Consider the following code, using ECMAScript5's Object.defineProperty feature:

var sayHi = function(){ alert('hi'); };
var defineProperty = (typeof Object.defineProperty == 'function');
if (defineProperty) Object.defineProperty(Array.prototype,'sayHi',{value:sayHi});
else Array.prototype.sayHi = sayHi;
var a = [];

This works for Chrome and Firefox 4 (where defineProperty exists), and it works for Firefox 3.6 (where defineProperty does not exist). IE8, however, only partially supports defineProperty. As a result, it attempts to run the Object.defineProperty method, but then fails (with no error shown in the browser) and ceases to run all other JavaScript code on the page.

Is there a better way to detect and avoid IE8's broken implementation than:

if (defineProperty){
  try{ Object.defineProperty(Array.prototype,'sayHi',{value:sayHi}); }catch(e){};
if (!Array.prototype.sayHi) Array.prototype.sayHi = sayHi;

For the curious, I'm using this in my ArraySetMath library to define non-enumerable array methods in those browsers that support this, with a fallback to enumerable methods for older browsers.


I don't think there's a better way than a direct feature test with try/catch. This is actually exactly what IE team itself recommends in this recent post on transitioning to ES5 API.

You can shorten the test to just something like Object.defineProperty({}, 'x', {}) (instead of using Array.prototype) but that's a minor quibble; your example tests exact functionality (and so has less chance of false positives).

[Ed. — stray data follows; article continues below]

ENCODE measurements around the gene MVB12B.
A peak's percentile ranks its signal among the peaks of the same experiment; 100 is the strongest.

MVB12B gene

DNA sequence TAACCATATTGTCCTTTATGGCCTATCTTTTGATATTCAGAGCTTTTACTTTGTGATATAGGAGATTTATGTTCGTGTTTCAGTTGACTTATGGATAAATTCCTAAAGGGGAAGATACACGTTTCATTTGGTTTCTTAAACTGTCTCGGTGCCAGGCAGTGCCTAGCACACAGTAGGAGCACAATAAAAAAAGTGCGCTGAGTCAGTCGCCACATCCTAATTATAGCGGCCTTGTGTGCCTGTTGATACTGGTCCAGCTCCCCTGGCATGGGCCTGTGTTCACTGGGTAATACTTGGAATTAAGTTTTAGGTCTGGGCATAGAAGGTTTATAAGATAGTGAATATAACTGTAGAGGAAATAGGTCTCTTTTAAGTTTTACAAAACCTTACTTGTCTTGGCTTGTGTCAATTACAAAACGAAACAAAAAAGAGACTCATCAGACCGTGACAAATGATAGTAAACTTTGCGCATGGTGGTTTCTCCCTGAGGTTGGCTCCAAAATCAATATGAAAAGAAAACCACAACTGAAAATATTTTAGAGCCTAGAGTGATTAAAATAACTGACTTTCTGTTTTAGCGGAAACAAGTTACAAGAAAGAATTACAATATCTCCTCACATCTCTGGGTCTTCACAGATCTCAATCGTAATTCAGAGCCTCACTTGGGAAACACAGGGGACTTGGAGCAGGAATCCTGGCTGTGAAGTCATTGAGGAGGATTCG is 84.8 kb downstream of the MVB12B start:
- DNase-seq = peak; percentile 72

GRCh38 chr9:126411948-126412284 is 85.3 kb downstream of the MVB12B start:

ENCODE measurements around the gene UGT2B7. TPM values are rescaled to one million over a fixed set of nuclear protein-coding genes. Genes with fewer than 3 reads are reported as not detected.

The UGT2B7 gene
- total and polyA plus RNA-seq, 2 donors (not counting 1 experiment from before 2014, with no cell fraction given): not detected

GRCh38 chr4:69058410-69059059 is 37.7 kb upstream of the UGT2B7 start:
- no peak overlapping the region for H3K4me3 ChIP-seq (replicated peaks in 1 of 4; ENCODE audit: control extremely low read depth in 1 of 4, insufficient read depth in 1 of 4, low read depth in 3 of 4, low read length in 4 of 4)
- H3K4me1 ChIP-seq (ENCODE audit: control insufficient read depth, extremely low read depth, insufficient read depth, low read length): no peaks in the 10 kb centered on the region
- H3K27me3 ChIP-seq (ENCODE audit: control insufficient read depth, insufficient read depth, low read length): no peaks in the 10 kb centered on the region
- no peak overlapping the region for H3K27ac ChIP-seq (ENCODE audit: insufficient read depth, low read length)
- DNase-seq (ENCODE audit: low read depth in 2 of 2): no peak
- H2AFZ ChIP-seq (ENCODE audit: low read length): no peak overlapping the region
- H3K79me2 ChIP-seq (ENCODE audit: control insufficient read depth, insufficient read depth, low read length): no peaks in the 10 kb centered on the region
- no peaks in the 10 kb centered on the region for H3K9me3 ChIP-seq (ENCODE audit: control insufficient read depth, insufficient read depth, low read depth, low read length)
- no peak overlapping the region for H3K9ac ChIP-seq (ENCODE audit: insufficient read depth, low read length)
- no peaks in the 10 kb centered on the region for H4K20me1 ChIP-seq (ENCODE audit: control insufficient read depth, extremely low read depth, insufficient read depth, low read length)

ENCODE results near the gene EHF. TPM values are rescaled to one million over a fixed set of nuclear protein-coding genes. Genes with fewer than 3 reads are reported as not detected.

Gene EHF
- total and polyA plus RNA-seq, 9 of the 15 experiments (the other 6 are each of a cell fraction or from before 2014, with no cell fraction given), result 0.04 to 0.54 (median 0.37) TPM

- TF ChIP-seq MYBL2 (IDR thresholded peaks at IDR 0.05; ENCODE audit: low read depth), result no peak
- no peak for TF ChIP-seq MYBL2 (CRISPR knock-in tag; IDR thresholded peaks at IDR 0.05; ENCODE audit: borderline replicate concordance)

| improve this answer | |

I'm using Browserify with the package pluralize from npm which uses Object.defineProperty and I dropped this in.


| improve this answer | |

I stumbled on this before. IMHO using a try…catch statement is too drastic.
Something more efficient would be to use conditional compilation:

Object.defineProperty && Object.defineProperty(Array.prototype,'sayHi',{value:sayHi});
| improve this answer | |

I had the same kind issue (i.e. the Object.defineProperty in IE 8 being DOM only and not a full implementation as the other browsers), but it was for a polyfill..

Anyhoo, I ended using a 'feature' check to see if I was using IE, its not perfect, but it works on all the tests I could do:

if (Object.defineProperty && !document.all && document.addEventListener) {
} else {
    Array.prototype.sayHi = sayHi;

as IE <= 8 has no document.addEventListener, and document.all is a proprietary Microsoft extension to the W3C standard. These two checks are equivalent to checking if IE is version 8 or below.

| improve this answer | |
Array.prototype.sayHi = function(){ alert('hi'); };

try {
  Object.defineProperty(Array.prototype, 'sayHi', {
    value: Array.prototype.sayHi
| improve this answer | |

Your Answer

By clicking “Post Your Answer”, you agree to our terms of service, privacy policy and cookie policy

Not the answer you're looking for? Browse other questions tagged or ask your own question.